Then again, Wittgenstein was VERY critical of Gödel (I think they hated each other philosophically)... because he felt that he should have gone further... Somehow thinking that Gödel wanted, as to paraphrase a Spanish proverb, to be "in good terms with God and the Devil".

https://en.wikipedia.org/wiki/G%C3%B6del's_incompleteness_theorems#Wittgenstein

A VERY interesting source of these ideas comes from Nicholas of Cusa in his "Treaty on the Not-Other", which mostly said something quite similar in the XV century.
Following a neo-Platonic view, Cusa simply said in this treaty that the sense of each thing is always defined by another thing... thus we have a "chain" of things that give a sense to the other.... Each "other" defines the sense of another "other"... but as Wittgenstein and Gödel agreed (and I think they agreed there), the sense of something is never in that something, but in something else. So the definitive sense of "the world" or "the universe" as a whole cannot be "inside" of it.

The "elegant" solution of Cusa was to think of God as an exception... the only "not-other"... and with "not-other" he meant that "God" defines itself and becomes the entity that finishes the "chain"... the "not-other" that has an intrinsic sense and CAN define itself without the need of another other. It is VERY interesting to me how this logic ends up becoming quite similar to the Golden Chain of Homer.

IF you follow these ideas, and I think that you do, then it would be possible to say that Alchemy somehow defies the ideas of Gödel (with Wittgenstein is more complex, probably it actually gives him the credit of arriving to the right idea... that the sense is "mystical" and is "outside" of the Universe... outside of what can be expressed by words/language).

In a nutshell, Cusa and Wittgenstein believed that a TOE must include the "mystical"... that Science can't make a TOE, and the problem is not technological, but epistemological (which gets VERY close to Plato... and quite far from Aristotle*).

*The Aristotelian failure was also heavily criticized by Nietzsche in his "Gay Science" (the idea that to find the ultimate truth we simply have to wait till Science discovers it, because the truth is rational, logical and can be explained by language... though Nietzsche thought that this was a terrible mistake, and so did Wittgenstein and Cusa).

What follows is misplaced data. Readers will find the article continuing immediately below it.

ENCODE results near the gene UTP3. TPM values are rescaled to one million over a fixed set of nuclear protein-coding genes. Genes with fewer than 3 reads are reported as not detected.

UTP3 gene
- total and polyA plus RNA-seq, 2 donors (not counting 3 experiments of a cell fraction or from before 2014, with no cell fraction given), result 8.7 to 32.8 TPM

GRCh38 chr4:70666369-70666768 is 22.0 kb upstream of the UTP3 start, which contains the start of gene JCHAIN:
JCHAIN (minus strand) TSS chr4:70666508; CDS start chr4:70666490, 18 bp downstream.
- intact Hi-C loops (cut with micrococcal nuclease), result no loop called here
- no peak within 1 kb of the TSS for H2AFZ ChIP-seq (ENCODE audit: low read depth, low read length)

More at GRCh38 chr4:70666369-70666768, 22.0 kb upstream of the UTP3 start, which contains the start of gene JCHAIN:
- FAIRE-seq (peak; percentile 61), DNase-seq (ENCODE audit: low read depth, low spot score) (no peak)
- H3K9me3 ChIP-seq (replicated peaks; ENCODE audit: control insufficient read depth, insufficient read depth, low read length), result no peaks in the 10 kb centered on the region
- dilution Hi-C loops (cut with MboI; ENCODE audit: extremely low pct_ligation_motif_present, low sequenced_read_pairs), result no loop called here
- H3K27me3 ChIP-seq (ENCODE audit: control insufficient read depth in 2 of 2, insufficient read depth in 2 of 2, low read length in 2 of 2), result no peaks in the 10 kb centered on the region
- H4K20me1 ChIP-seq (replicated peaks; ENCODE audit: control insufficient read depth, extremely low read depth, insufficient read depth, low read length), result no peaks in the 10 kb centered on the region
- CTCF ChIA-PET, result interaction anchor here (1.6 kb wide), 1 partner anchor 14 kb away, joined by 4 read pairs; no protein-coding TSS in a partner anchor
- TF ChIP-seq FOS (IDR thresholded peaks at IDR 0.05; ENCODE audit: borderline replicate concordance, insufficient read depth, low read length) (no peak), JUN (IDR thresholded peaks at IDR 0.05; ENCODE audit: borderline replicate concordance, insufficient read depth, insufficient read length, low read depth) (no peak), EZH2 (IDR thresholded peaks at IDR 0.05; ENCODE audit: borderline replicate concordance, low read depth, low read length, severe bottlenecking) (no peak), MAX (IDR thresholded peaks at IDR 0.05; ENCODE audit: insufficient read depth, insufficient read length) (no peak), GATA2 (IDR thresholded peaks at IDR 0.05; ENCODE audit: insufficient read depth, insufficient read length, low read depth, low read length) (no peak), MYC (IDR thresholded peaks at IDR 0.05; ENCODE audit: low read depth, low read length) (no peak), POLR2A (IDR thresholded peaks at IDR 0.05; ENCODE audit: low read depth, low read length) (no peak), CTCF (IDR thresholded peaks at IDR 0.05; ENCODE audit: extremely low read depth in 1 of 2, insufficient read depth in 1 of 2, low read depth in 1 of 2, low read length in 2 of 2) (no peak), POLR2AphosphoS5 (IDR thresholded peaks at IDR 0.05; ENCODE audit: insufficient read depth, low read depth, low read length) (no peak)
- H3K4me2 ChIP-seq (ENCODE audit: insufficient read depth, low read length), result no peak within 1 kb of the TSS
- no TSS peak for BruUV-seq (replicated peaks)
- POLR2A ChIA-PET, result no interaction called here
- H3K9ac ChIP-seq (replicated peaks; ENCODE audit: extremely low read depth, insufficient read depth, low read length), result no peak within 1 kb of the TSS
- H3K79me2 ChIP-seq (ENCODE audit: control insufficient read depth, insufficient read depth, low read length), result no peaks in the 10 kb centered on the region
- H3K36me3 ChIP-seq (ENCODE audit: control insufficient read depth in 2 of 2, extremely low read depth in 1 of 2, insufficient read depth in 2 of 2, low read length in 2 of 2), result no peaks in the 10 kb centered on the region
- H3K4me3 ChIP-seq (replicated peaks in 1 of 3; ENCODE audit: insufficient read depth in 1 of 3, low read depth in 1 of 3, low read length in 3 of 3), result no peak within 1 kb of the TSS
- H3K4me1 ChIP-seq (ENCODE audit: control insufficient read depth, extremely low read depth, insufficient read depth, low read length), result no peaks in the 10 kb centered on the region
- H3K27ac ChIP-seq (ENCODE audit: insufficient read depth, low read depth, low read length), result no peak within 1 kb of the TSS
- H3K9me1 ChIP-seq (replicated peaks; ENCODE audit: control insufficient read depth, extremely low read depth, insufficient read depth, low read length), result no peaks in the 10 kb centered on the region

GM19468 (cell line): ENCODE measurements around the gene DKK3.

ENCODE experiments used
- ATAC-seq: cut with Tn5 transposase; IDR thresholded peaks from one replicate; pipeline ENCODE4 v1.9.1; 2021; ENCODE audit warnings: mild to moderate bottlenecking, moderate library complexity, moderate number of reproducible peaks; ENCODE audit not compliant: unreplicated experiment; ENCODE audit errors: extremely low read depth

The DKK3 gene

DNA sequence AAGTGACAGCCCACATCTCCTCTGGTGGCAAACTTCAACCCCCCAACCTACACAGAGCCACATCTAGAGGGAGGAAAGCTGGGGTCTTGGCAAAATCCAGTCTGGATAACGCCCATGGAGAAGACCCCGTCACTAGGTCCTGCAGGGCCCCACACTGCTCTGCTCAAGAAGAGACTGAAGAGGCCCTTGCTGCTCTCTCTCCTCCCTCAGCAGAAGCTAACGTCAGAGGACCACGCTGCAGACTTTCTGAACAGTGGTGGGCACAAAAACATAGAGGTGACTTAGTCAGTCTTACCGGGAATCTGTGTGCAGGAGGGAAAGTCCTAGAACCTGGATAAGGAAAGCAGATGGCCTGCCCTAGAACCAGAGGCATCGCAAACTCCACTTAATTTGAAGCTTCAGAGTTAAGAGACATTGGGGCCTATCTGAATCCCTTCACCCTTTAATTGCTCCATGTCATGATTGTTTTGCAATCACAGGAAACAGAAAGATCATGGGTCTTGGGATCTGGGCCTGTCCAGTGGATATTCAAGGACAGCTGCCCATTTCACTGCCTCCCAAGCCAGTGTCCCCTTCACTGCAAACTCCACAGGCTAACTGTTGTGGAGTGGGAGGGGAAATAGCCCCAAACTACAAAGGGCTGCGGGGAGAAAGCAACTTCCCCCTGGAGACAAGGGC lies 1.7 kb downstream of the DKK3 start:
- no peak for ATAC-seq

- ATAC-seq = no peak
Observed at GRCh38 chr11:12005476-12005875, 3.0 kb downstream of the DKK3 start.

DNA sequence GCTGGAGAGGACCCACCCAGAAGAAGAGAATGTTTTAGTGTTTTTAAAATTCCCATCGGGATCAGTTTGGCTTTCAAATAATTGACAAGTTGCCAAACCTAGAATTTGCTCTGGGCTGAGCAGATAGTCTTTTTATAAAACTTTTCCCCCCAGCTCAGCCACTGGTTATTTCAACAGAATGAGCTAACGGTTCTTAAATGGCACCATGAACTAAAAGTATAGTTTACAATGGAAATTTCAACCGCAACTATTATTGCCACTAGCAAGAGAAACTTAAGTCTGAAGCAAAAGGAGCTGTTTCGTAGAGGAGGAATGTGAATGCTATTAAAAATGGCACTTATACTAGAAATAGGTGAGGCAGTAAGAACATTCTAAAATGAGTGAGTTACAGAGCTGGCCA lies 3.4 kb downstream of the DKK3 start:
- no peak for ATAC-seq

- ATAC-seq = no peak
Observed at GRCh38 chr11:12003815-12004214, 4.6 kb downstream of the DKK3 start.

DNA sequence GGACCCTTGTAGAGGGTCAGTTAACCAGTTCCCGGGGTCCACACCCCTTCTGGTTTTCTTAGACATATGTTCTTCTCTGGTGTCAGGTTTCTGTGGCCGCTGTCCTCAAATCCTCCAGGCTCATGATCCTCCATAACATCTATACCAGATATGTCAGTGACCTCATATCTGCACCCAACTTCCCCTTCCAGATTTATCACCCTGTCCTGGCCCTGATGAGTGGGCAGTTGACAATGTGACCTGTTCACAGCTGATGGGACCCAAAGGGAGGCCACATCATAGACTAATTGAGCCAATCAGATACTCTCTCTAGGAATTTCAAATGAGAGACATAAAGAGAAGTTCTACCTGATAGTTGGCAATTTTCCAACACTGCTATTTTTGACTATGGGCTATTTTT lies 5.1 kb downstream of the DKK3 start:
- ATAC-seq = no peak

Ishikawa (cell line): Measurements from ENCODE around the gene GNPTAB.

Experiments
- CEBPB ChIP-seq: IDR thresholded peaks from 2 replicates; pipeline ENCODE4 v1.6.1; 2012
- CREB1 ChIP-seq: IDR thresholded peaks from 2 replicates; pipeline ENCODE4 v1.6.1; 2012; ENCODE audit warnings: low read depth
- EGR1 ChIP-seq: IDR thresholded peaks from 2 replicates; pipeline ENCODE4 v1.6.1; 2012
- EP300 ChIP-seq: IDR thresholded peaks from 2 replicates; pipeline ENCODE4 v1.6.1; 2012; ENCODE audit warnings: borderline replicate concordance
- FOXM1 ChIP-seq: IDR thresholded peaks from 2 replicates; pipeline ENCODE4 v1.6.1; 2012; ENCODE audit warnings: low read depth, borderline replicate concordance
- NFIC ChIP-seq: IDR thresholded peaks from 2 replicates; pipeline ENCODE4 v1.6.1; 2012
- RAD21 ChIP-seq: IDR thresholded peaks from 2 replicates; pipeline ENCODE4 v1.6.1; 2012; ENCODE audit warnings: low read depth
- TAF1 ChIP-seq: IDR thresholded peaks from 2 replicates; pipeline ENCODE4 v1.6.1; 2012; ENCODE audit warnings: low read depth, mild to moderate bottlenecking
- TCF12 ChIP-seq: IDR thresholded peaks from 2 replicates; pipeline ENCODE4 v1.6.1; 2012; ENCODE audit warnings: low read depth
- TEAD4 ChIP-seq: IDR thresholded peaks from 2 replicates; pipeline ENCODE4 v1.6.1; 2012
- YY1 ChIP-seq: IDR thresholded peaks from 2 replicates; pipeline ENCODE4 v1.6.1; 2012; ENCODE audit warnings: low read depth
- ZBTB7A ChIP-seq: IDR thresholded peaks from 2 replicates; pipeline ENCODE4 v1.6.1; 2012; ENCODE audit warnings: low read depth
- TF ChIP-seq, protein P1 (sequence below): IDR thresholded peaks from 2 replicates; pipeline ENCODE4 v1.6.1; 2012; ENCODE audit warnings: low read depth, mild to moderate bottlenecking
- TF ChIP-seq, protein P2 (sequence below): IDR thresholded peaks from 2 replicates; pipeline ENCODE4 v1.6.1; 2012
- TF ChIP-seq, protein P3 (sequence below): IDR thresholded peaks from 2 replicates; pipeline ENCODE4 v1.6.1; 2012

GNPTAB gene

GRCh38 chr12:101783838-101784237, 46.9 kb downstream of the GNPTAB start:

So the interesting thing for me is just one question:

What do we have OUTSIDE of the BIG circle (the Universe)... is there SOMETHING that CAN explain the Circle? IS that "something" possible to be explained or understood? Does that "understanding" of what is OUTSIDE the circle possible to be apprehended by language? Is it apprehended by an experience? By a mystical experience? Can we translate that experience into words?

The answer is in explaining the SENSE of this image:
http://www.whats-your-sign.com/images/AlchemySymbols.jpg

(We have the circle and someone seeing OUTSIDE the circle... But how he experiences what he sees? Will he be able to explain it? Will he be able to communicate it? Will he be able to rationalize it?).

That's probably the BIGGEST philosophical problem, but I'm with Wittgenstein in it... the BIGGEST philosophical problem is not philosophical at all!


http://www.youtube.com/watch?v=628eVJgHD6I

(Blessed be Wittgenstein & Derek Jarman!!!)

Awani
03-13-2017, 10:16 PM
What do we have OUTSIDE of the BIG circle (the Universe)... is there SOMETHING that CAN explain the Circle? IS that "something" possible to be explained or understood? Does that "understanding" of what is OUTSIDE the circle possible to be apprehended by language? Is it apprehended by an experience? By a mystical experience? Can we translate that experience into words?

It can be explained, understood and experienced... but not with language or words i.e. the logos.

And logos became the "logo".

When a logo (or a brand) is seen it is instantly understood. When you see the McDonalds M you know what it means, what it stands for and what an experience you can have (and probably have had) from participating in the M-logo world. The logo is really a symbol of the All in terms of McDonalds to use a simplified example. IMO.

In this sense there can be a Theory of Everything, problem is it can not be explained with science... only with experience. Although it can "almost" be worked out. I mean you can write a pretty good thesis on McDonalds and document what McDonalds is and feels like etc... but in the end you got to go there to understand what it really is.

:cool: